With almost uncanny prescience, the story of the automobile offers a preview of where we are heading with the Internet Cloud. The Model T was introduced a century ago. It was a wonder, it was affordable, it got 25 miles per gallon of gas, it opened up hitherto unknown possibilities to the masses.17 It would change the world, democratize transportation, and grant even those of moderate income unlimited horizons to explore. The cost? Apparently, just some cranking and a little fuel. If you had argued then that within a few generations the nation’s populace would rarely venture more than a quarter mile from their cars’ coveted parking spots, that world politics would be dominated by struggles to control petroleum deposits, and that chunks of the planet’s icecaps would be plopping into the oceans like so many frogs off their lily pads, people would have questioned your sanity.
James Howard Kunstler wrote a witty, melancholy, sadly fond memoir of the automobile’s stealth takeover of US culture (with infrastructure to match) that dropped us off in The Geography of Nowhere. Today, people say, “I’d like to stop using my car,” then add that unfortunately they can’t get to work, play, school, sports, yoga class, or the grocery store without it. And why is that? Because we’ve built our whole culture around it.
The car didn’t just penetrate our culture, it reconfigured its DNA. Like a retrovirus at its most efficient, it rewired our culture to serve its ends. Now, we’re up to our chins in smog and pavement and can’t quite figure out what to do next. Among other effects of our car addiction is cross-training in the art of externalization.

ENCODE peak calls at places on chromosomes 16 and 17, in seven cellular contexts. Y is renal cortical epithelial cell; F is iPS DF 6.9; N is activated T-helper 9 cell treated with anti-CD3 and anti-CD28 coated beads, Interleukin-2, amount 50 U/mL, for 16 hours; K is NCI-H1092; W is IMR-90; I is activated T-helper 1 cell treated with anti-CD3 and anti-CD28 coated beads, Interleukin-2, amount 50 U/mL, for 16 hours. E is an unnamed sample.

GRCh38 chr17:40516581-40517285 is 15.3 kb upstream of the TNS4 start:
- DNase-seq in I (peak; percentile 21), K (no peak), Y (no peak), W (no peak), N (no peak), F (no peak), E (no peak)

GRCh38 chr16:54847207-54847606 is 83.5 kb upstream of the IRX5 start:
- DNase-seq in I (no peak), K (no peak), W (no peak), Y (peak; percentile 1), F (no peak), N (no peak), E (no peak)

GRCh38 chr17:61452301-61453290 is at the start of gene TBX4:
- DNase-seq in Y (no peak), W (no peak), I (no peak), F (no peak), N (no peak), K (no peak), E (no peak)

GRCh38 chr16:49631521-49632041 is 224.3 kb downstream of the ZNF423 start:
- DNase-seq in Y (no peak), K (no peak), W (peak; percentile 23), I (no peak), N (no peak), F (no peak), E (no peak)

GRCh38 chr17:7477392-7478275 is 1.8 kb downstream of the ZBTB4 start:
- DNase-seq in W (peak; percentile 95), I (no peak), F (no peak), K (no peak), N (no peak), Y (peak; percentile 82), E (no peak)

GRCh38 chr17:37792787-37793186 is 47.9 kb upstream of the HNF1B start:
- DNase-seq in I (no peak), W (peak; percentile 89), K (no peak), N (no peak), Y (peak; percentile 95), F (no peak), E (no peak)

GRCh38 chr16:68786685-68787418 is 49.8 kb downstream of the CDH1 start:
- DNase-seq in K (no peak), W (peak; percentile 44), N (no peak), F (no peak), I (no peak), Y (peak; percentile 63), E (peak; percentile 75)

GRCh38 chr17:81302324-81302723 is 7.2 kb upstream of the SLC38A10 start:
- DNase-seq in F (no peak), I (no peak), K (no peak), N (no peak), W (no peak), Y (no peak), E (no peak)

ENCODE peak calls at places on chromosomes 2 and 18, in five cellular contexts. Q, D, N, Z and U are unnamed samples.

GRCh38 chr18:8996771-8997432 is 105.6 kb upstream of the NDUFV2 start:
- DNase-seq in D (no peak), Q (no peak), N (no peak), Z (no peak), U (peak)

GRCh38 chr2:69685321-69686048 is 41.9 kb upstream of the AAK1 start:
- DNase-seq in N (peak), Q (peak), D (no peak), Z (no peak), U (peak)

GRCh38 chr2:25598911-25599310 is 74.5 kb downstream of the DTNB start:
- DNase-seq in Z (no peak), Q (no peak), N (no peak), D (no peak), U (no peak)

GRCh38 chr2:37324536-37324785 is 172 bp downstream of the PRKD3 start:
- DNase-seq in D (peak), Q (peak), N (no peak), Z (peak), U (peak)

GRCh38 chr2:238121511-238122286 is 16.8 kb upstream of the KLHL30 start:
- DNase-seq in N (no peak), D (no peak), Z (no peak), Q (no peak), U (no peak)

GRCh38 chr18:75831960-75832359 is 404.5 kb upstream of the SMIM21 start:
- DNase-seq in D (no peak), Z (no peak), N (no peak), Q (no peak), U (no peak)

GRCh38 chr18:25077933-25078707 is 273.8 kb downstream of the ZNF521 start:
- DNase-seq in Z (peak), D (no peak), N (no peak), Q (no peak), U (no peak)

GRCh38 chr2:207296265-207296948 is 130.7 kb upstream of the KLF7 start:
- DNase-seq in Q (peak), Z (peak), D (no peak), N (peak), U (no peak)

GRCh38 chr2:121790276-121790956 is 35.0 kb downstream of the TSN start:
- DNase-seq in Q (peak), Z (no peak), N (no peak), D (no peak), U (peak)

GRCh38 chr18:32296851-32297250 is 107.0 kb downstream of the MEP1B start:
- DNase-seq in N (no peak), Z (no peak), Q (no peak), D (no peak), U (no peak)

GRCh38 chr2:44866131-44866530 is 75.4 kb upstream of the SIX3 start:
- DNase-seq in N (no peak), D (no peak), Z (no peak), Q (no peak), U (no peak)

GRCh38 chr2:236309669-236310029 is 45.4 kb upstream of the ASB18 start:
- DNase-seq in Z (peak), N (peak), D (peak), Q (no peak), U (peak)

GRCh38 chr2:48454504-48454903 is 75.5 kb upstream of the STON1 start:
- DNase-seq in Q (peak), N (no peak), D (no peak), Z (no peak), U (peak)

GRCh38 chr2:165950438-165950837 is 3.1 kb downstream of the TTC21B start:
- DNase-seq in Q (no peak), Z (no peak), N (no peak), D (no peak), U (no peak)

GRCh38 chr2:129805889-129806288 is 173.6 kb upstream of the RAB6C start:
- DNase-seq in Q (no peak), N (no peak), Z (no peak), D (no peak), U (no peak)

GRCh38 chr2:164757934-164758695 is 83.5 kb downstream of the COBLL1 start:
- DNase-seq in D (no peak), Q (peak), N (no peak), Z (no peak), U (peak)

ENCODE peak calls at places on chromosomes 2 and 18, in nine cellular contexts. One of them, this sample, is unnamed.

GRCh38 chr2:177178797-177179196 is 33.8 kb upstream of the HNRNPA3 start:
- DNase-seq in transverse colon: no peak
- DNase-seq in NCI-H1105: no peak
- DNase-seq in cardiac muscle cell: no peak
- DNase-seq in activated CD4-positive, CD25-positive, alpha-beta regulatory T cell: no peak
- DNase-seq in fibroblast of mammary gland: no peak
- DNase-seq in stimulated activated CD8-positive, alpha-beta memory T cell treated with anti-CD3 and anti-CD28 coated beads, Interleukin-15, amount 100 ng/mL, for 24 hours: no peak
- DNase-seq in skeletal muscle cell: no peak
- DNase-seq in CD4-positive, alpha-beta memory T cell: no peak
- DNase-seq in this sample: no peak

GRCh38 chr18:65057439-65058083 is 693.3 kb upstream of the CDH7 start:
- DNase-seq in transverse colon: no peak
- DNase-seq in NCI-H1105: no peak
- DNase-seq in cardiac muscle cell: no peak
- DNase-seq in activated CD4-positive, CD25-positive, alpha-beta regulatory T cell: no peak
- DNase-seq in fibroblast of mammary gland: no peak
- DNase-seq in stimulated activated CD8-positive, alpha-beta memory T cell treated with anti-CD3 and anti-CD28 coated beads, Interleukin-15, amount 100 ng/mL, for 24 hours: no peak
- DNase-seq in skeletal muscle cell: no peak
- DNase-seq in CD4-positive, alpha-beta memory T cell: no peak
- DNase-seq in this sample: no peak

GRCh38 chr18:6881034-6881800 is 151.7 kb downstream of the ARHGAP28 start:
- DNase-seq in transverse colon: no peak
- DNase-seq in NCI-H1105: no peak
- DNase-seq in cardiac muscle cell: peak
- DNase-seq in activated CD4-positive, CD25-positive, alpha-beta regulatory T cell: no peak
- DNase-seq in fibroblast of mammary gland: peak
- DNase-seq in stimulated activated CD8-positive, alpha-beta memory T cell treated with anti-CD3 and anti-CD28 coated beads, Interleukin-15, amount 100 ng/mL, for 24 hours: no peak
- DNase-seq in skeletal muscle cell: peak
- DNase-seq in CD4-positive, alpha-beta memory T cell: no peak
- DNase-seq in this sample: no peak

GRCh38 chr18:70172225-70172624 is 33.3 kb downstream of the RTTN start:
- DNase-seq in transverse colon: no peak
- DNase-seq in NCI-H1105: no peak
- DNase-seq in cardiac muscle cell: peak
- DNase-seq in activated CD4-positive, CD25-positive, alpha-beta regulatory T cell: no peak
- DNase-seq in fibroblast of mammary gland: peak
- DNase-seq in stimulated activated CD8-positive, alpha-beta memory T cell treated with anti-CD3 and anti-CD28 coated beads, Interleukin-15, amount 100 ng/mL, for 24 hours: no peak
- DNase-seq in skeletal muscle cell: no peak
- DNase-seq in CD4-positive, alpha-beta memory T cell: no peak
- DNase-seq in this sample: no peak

On the street, countless people sit in their idling cars, windows closed, with the heater or AC on, while passing pedestrians choke on fumes. That’s as good a model of externalization as any I know. Inside vehicular capsules, we can ignore not only our own immediate exhaust but also all the mining, smelting, refining, casting, and manufacturing, that make possible our automobile adventures.
Imagine if when you drove your car, you experienced the total consequences of your driving. The pollution from your tailpipe would be connected by a hose directly to your lungs. The waste from the manufacture of your car would be stirred into your coffee. The oil waste — all those -enes, -anes, -ones and -ines from the drilling, production, and refining of your gasoline — would be intravenously injected into your body. You would drink water contaminated with all of the wastes poured into waters around the country and the world so that you could fill up with gas. If we did this every time we started ‘er up and drove two blocks to the convenience store, we would certainly get around differently and drastically reduce driving time.
The consequences of dependence on the Internet Cloud are geographically, temporally, and socially displaced from users. The disconnect is almost absolute, leaving us leaning toward glowing, translucent screens emitting wind-chime notices that we need to save a document or check our mail. The terroir of a click is so faint at the screen end, and so diffuse at the footprint end, that we feel free to pretend that it is nonexistent.
Like a single car’s exhaust that seems too insubstantial to matter, a single click’s contribution to any planetary ills seems to evaporate before it can be pinned down. Yet the impact remains.